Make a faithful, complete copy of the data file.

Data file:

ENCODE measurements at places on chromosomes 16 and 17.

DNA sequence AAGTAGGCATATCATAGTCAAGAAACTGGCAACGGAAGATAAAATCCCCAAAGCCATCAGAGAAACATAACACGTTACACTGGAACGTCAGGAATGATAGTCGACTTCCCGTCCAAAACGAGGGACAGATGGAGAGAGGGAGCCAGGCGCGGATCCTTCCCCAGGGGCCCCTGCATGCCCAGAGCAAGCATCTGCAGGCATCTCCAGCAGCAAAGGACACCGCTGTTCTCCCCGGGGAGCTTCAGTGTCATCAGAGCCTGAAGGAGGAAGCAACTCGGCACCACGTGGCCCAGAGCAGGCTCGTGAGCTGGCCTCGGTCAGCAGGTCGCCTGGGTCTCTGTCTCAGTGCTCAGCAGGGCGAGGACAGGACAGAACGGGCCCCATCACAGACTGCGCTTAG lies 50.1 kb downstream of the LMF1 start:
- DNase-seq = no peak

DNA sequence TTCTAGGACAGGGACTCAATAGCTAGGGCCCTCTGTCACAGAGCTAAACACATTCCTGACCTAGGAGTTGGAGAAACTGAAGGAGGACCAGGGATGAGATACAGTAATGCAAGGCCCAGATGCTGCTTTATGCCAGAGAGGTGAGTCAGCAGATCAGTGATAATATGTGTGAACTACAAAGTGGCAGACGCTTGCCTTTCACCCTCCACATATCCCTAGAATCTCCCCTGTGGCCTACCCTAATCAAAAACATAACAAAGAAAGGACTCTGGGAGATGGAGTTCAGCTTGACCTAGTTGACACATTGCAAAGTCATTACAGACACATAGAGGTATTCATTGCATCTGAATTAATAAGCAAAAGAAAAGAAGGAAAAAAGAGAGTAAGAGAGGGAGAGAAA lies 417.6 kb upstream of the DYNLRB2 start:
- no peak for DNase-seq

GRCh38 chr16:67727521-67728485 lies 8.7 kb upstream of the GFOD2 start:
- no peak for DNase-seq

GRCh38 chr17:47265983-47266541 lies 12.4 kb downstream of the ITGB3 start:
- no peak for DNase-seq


ENCODE measurements at places on chromosomes 16 and 17.

DNA sequence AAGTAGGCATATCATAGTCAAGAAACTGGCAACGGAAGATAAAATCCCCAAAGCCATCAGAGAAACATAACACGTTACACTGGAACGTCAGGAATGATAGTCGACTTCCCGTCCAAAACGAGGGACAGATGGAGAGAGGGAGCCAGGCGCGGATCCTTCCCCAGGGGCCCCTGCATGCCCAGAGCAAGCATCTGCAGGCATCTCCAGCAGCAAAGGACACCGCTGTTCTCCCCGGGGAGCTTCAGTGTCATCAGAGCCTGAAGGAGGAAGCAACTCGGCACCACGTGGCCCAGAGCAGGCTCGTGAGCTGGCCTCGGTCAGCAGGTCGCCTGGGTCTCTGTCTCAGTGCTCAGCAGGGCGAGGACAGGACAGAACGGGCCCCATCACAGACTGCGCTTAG lies 50.1 kb downstream of the LMF1 start:
- DNase-seq = no peak

DNA sequence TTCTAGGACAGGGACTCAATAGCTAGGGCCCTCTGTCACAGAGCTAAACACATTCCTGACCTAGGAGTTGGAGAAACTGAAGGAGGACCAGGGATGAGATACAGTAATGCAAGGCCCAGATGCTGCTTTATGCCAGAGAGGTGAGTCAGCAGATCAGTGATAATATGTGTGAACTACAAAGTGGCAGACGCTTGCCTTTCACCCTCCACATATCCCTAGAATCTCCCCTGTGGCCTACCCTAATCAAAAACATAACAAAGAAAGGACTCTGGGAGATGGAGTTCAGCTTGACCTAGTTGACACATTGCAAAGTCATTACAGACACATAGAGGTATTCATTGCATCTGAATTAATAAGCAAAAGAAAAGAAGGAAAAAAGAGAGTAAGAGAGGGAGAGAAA lies 417.6 kb upstream of the DYNLRB2 start:
- no peak for DNase-seq

GRCh38 chr16:67727521-67728485 lies 8.7 kb upstream of the GFOD2 start:
- no peak for DNase-seq

GRCh38 chr17:47265983-47266541 lies 12.4 kb downstream of the ITGB3 start:
- no peak for DNase-seq